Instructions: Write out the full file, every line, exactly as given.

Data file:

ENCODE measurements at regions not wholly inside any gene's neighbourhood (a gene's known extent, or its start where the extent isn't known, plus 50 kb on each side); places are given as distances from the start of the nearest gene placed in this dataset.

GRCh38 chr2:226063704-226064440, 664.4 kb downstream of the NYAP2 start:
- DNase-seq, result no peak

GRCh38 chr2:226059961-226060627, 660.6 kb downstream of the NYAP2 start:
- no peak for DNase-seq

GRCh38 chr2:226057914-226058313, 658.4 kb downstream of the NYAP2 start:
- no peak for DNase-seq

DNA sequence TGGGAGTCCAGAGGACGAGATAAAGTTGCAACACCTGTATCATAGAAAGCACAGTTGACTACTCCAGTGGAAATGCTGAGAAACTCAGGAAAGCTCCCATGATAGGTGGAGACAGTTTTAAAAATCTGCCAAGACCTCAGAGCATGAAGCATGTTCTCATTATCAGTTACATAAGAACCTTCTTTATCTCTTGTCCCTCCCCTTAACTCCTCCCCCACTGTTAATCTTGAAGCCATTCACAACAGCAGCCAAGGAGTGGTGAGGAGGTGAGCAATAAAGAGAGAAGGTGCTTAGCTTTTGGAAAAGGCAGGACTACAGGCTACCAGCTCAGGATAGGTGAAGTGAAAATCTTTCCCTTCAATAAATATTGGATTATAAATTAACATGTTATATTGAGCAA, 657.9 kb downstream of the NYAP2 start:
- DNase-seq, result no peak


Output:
ENCODE measurements at regions not wholly inside any gene's neighbourhood (a gene's known extent, or its start where the extent isn't known, plus 50 kb on each side); places are given as distances from the start of the nearest gene placed in this dataset.

GRCh38 chr2:226063704-226064440, 664.4 kb downstream of the NYAP2 start:
- DNase-seq, result no peak

GRCh38 chr2:226059961-226060627, 660.6 kb downstream of the NYAP2 start:
- no peak for DNase-seq

GRCh38 chr2:226057914-226058313, 658.4 kb downstream of the NYAP2 start:
- no peak for DNase-seq

DNA sequence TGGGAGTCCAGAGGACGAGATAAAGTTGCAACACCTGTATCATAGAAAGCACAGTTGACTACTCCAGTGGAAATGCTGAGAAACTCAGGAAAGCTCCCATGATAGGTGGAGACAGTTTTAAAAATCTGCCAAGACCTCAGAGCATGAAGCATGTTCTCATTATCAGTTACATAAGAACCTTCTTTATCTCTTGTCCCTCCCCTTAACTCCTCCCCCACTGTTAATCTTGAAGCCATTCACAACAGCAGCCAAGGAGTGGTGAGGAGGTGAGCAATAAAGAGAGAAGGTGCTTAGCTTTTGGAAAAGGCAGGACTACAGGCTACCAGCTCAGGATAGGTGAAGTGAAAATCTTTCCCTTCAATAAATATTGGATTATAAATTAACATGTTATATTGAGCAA, 657.9 kb downstream of the NYAP2 start:
- DNase-seq, result no peak